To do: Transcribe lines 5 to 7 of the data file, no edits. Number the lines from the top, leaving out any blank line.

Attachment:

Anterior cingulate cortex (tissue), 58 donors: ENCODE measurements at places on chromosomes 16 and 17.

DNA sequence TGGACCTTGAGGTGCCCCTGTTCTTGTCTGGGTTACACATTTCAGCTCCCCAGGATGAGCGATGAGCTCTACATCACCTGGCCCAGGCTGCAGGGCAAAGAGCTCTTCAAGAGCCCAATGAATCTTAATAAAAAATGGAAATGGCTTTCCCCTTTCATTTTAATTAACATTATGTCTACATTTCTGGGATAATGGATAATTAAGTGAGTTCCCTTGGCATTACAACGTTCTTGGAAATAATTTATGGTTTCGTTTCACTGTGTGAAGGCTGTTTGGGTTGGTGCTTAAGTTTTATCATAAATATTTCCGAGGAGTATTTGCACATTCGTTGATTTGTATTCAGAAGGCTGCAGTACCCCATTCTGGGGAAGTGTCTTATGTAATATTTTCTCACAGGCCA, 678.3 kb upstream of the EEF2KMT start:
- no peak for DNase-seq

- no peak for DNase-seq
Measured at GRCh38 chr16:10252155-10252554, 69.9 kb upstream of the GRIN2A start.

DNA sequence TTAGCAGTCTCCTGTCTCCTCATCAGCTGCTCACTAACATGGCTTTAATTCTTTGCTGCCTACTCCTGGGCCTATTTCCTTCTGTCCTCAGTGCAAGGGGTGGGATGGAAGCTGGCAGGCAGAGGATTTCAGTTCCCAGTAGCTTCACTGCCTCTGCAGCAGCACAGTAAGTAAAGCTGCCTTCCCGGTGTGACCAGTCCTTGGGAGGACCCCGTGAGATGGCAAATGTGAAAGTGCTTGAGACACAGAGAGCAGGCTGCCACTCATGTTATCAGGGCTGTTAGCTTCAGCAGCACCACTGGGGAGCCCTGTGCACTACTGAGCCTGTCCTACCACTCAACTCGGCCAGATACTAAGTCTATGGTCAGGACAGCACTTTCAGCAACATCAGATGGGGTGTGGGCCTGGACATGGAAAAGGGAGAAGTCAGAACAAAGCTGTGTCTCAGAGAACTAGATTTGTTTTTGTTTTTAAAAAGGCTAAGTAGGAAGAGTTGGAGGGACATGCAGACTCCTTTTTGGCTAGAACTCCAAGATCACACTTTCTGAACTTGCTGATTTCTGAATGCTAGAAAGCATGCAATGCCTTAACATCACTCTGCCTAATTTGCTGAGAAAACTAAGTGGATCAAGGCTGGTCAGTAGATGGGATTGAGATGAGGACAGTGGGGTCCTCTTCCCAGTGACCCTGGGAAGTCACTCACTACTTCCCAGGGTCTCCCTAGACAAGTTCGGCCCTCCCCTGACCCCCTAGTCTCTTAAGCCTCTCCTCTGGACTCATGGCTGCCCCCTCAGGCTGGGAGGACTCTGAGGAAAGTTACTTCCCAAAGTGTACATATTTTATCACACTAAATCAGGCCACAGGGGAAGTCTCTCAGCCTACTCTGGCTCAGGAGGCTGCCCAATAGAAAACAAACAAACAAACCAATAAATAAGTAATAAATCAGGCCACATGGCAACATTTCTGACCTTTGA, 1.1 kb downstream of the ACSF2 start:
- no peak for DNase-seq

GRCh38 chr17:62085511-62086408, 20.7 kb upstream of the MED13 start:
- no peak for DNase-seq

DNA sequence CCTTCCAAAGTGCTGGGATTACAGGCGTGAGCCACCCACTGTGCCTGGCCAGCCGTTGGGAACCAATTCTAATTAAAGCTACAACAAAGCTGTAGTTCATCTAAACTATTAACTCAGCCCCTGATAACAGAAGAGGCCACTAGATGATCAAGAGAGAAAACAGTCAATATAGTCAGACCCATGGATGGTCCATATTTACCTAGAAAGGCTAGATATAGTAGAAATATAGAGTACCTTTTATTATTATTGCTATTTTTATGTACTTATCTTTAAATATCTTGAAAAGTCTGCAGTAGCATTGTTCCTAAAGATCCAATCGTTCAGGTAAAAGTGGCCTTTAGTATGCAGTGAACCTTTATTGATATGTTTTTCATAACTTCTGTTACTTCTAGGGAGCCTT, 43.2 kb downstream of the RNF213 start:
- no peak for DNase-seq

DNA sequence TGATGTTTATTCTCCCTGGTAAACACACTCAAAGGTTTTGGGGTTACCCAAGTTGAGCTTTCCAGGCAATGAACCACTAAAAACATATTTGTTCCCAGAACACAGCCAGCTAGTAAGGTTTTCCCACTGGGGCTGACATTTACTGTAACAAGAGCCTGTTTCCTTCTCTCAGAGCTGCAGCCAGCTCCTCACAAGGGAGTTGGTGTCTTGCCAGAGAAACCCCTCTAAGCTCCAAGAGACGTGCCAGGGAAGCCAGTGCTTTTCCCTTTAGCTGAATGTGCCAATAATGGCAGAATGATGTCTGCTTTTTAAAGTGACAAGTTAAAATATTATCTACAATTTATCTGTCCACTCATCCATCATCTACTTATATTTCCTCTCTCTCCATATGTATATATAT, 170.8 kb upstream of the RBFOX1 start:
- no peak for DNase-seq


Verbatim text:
Measured at GRCh38 chr16:10252155-10252554, 69.9 kb upstream of the GRIN2A start.

DNA sequence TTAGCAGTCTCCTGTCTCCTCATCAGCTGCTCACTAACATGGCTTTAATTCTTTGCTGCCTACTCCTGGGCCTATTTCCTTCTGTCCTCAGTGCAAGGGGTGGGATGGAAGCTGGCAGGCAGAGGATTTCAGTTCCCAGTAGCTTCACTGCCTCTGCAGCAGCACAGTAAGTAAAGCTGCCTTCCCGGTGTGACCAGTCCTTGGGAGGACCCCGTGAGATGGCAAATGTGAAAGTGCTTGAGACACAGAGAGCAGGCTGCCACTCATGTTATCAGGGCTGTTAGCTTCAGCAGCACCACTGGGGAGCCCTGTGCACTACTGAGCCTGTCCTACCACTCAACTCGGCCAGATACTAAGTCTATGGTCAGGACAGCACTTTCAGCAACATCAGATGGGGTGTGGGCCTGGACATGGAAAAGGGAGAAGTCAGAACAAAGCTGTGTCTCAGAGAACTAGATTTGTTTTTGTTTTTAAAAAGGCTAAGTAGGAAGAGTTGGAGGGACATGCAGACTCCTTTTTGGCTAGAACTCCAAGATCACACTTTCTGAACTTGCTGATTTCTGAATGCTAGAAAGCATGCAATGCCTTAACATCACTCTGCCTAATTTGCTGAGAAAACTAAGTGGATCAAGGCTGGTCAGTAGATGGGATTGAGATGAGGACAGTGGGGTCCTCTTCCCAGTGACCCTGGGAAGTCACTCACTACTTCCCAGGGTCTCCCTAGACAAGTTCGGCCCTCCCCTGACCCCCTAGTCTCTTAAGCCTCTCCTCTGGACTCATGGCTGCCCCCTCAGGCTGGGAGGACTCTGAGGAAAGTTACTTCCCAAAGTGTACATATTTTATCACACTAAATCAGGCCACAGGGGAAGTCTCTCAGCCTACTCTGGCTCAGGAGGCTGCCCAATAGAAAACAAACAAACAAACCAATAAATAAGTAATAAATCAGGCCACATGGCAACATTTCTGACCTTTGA, 1.1 kb downstream of the ACSF2 start:
- no peak for DNase-seq